A bill signed into law Tuesday will offer some protections to month-to-month renters in Philadelphia from discriminatory or vindictive evictions.
The bill, which City Council passed in early December, amends the Fair Housing Ordinance to require landlords to have a good reason for evicting someone with a lease lasting less than one year.
As originally proposed, the bill covered all leases, but building owners and landlord associations said that put unfair burdens on landlords that could dissuade them from renting, and infringed on their ability to run their business.
“Any law that says a landlord has to have a good reason for evicting somebody is a major step forward,” said Phil Lord, managing attorney for the Tenant Union Rights Network (TURN). “Now they have to disclose, and if it’s a bad reason, like discrimination, then they have to come up with a lie, and if they’re not good at that, they won’t try.”
The bill came out of an eviction crisis in Philadelphia, where one in 14 renters had eviction notices filed against them in 2017. Councilman Curtis Jones Jr. also saw it as a guard against displacement in neighborhoods where living costs are rising, and landlords may want to renovate properties and raise rent. As passed, the bill does little to protect against that, though. Among the permitted causes for evicting someone is if the landlord intends to make repairs on a unit or raise the rent.
Other “good causes” include nonpayment of rent, breach of the lease, damage to property, nuisance behavior, refusal to allow the landlord to make repairs, or to sign a revised lease. A landlord can also evict someone if the intent is to rent the unit to an immediate family member.
To terminate for good cause, a landlord must give the tenant 30 days' notice or the lease will automatically renew for another month.
It’s meant to protect people from being evicted for complaining about needed repairs or reporting a landlord to the city, as often happens, said Rue Landau, executive director of the Fair Housing Commission. The bill could also expose instances when a landlord tries to evict someone for reasons that violate Fair Housing laws.
“There are far too many low-income people in Philadelphia living in rental units in need of significant repairs,” Landau said. “This Good Cause bill strengthens the Fair Housing Ordinance and will keep unscrupulous landlords from committing unfair rental practices and terminating leases simply because tenants request necessary repairs."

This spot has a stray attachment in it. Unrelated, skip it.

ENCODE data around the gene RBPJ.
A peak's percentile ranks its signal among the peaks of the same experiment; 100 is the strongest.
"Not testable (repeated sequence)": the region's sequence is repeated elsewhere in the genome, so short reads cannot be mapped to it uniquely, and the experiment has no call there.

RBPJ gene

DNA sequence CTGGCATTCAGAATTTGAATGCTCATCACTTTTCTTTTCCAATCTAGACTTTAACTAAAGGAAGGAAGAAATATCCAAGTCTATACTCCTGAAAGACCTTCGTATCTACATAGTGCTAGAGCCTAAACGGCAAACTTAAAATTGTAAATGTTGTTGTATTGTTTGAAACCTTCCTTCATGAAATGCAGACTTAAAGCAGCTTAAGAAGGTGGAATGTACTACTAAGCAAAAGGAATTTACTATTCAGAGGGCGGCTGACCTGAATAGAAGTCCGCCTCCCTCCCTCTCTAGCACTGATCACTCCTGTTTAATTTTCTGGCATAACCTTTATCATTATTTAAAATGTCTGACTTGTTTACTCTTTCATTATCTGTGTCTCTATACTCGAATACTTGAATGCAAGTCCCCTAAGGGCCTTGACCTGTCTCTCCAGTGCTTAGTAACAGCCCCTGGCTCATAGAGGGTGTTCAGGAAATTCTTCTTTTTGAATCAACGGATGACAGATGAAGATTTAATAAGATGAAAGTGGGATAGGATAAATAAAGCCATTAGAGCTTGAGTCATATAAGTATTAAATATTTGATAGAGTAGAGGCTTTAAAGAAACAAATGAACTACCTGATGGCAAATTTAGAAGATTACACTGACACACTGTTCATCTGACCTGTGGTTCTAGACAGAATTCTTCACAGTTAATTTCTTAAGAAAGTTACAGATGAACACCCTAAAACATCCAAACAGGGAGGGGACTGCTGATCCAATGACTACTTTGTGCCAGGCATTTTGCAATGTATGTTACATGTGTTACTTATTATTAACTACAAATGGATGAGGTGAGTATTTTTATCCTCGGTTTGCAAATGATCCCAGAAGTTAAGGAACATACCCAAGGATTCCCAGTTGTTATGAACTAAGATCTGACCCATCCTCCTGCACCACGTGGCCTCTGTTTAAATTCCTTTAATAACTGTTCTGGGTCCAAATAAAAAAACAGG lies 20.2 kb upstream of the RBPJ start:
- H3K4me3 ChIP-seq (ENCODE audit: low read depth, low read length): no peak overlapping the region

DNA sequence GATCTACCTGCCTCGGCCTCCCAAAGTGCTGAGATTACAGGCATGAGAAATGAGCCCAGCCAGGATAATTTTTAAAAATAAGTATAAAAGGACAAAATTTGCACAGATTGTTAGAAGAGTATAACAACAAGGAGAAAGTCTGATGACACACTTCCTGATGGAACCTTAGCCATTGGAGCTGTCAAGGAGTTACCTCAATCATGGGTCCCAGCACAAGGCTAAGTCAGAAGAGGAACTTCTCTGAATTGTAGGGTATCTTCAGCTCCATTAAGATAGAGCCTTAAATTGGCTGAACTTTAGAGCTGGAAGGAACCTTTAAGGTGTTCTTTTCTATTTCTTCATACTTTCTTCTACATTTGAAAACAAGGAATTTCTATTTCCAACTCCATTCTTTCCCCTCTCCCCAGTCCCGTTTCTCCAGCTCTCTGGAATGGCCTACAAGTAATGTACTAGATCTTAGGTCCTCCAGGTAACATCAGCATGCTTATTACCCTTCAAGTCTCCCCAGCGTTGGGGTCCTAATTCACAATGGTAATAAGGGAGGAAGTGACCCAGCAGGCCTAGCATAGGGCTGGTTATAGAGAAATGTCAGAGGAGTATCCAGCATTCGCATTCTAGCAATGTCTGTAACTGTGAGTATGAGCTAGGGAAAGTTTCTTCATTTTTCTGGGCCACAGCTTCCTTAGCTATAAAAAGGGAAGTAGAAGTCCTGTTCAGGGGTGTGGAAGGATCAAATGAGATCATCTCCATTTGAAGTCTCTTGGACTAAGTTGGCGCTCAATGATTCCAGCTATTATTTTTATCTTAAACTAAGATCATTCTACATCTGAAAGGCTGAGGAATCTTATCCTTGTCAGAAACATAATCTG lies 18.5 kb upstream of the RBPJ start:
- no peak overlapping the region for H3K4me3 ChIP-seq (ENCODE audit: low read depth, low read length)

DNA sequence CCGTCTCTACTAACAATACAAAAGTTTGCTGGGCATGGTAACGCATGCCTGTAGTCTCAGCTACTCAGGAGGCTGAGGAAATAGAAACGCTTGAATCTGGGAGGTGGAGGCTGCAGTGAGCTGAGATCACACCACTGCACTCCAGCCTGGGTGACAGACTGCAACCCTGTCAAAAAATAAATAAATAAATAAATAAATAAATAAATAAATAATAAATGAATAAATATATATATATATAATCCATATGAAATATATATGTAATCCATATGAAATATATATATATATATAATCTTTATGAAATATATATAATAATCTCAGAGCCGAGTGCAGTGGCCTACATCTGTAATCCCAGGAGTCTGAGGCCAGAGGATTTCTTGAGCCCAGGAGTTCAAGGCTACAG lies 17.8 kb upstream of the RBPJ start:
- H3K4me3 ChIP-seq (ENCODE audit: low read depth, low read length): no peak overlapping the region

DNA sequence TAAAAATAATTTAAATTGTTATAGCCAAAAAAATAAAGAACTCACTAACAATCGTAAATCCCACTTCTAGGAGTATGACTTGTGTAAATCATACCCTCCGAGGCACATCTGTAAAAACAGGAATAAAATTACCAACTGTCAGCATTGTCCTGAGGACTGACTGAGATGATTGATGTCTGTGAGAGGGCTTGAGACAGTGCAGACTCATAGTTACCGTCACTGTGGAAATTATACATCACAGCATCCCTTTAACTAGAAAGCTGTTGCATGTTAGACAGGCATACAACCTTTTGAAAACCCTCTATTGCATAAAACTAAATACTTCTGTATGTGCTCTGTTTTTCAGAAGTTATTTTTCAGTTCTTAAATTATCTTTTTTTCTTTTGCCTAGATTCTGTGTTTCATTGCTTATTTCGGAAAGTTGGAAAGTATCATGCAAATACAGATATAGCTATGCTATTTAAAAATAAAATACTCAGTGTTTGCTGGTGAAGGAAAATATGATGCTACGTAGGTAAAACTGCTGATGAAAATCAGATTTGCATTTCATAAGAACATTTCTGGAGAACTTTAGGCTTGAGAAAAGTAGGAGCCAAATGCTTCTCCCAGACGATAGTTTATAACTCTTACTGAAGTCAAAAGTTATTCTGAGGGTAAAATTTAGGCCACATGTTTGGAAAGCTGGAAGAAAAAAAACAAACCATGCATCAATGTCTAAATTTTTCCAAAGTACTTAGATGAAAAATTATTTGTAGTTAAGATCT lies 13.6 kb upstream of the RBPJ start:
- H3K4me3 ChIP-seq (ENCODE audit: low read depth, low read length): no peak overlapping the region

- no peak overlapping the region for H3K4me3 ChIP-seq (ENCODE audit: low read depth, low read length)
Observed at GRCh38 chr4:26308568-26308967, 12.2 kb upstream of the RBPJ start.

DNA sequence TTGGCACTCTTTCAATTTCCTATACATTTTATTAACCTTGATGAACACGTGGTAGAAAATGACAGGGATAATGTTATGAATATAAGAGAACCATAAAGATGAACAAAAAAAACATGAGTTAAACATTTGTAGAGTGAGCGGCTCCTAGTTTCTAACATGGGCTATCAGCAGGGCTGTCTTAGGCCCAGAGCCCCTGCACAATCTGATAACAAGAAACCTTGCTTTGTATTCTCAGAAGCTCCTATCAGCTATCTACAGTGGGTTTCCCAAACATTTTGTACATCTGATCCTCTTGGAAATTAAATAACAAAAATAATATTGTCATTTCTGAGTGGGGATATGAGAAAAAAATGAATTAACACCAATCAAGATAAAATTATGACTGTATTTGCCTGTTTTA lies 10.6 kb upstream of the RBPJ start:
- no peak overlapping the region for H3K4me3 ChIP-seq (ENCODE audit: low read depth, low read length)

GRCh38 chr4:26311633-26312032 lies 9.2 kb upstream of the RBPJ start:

Karla Cruel, an attorney who represents tenants in landlord-tenant court and who previously worked for TURN, had advocated for the bill in the past but said she doesn’t see the one that was enacted as being effective.
“To be very frank, I never thought it was going to do much," Cruel said. "It doesn’t really do anything without any type of rent control attached to it. You can always just raise the rent beyond what someone can pay and that’s good cause in the bill.”
Cruel – who is running for City Council – said another issue with the landlord-tenant legal system is the short window a tenant often has to file a complaint with the Fair Housing Commission to argue that an eviction was without good reason. Once a landlord files an eviction complaint in Municipal Court, a tenant can no longer submit a complaint to the commission, Cruel said. “We tell tenants, run and get to Fair Housing before your landlord can sue you in court because if the landlord sues, you can’t go.”
Victor Pinckney, president of HAPCO, the landlords association, said the law will make it harder for landlords to evict problem tenants whose behavior affects the quality of life of good tenants.
“Say you’ve got a tenant who doesn’t put the trash out, has visitors coming in at all hours of night, making noise, upsetting neighbors; you just give them 30 days' notice and call it a day,” Pinckney said. “Now, they have the option to go to the Fair Housing Commission, you get called to testify, meanwhile the good tenants are unhappy and might move out. If I have good tenants, I want to keep my good tenants happy."
The bill will go into effect April 22.